PDA

View Full Version : Why more American Muslims are celebrating Christmas this year



rabiaanum
12-11-2016, 11:14 AM
There was a time when just saying “Merry Christmas” would provoke fire and brimstone sermons from Muslims around me. I wasn’t exempt: I also believed Muslims shouldn’t celebrate holidays that weren’t explicitly Islamic, least of all arguably the biggest Christian holiday of the year.My own positions have changed, considerably. But as Christmas approached, I wondered if only I had changed, or if something more was afoot in American Islam?What I found surprised me and challenged me. Though there are many Muslims who do not celebrate Christmas (including me), I’ve come to believe that more and more Muslims will take the seasonal plunge. Except on their own, Muslim terms.How we got hereFor many Muslims, Christmas activates all kinds of anxieties. A religious holiday that challenges the Muslim interpretation of Jesus, it’s also a secular celebration—almost impossible to avoid—which is far more influential than any Muslim celebration in the West.
Reply

Login/Register to hide ads. Scroll down for more posts
Amirzen
12-11-2016, 11:30 AM
Oh my god,its bad
Reply

sister herb
12-11-2016, 12:42 PM
That´s nothing new; it´s typical that the faith changes more and more lame when people live in different culture longer time. I have seen that for example here in Europe, the second or the third generation of immigrants adopt easier the habiths and thoughts of the western lifestyle. Nowadays the religion means less to the Westeners themselves and by this (as sad as it is) it will means less also to those Muslim generations whose have lived amongst of the Westerners longer time. For a long time the Christmas too haven´t been anything else to the original inhabitants (the western Christians) than a commercial holiday.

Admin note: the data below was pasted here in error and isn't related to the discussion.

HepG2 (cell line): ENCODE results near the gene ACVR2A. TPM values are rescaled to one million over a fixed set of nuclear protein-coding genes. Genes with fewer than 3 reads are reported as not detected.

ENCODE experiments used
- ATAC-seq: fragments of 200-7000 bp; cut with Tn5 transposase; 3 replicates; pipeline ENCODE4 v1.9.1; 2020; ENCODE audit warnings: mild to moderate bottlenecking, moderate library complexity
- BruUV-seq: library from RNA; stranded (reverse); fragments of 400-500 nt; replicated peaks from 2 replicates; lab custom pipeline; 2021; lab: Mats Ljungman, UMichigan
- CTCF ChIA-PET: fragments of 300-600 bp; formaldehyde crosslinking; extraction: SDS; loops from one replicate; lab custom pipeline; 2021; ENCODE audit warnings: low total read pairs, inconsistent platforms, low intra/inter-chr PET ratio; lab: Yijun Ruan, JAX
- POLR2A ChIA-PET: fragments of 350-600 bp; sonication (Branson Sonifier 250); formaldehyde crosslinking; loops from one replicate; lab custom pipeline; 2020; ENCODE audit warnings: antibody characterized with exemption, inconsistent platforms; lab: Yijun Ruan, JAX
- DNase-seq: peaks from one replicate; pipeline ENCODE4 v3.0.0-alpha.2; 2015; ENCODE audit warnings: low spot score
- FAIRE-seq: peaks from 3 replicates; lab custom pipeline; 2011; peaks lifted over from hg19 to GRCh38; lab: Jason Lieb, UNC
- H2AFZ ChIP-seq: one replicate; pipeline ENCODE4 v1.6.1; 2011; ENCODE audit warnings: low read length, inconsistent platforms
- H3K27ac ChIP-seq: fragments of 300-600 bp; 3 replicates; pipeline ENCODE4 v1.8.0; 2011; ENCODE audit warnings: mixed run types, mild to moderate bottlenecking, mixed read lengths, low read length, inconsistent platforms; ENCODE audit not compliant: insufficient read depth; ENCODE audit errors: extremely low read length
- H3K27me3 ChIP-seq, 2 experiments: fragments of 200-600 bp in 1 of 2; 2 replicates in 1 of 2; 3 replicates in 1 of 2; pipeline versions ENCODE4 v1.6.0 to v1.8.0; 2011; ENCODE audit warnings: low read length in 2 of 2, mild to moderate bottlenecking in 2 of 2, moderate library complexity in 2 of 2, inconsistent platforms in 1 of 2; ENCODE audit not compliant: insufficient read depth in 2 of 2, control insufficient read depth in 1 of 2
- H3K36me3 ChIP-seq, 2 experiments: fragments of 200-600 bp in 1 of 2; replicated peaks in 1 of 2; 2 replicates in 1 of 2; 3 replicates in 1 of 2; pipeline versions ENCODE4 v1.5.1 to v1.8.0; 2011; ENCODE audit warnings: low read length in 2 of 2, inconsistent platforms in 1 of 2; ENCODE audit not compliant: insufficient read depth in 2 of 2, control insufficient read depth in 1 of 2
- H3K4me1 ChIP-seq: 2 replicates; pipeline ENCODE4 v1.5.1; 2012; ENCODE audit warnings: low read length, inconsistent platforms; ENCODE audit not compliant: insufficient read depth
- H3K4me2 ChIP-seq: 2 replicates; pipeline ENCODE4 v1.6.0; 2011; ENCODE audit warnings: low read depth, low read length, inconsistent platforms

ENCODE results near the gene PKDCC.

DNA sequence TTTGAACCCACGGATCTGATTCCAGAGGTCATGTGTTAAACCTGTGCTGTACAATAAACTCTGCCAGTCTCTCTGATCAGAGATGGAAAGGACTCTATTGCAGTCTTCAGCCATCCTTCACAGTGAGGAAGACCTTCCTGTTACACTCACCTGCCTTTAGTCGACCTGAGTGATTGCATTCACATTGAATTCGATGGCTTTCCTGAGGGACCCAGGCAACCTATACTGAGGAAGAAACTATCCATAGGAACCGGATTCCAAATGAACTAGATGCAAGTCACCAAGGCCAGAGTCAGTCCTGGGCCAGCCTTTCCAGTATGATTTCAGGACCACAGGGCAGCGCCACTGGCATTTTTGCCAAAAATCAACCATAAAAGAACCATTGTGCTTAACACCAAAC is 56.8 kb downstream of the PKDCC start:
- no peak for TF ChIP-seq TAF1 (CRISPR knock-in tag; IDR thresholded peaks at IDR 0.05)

Well, that´s only my opinion.
Reply

Amirzen
12-11-2016, 12:51 PM
Originally Posted by sister herb
That´s nothing new; it´s typical that the faith changes more and more lame when people live in different culture longer time. I have seen that for example here in Europe, the second or the third generation of immigrants adopt easier the habiths and thoughts of the western lifestyle. Nowadays the religion means less to the Westeners themselves and by this (as sad as it is) it will means less also to those Muslim generations whose have lived amongst of the Westerners longer time. For a long time the Christmas too haven´t been anything else to the original inhabitants (the western Christians) than a commercial holiday.

Well, that´s only my opinion.
Yes i agree
Reply

Welcome, Guest!
Hey there! Looks like you're enjoying the discussion, but you're not signed up for an account.

When you create an account, you can participate in the discussions and share your thoughts. You also get notifications, here and via email, whenever new posts are made. And you can like posts and make new friends.
Sign Up
Scimitar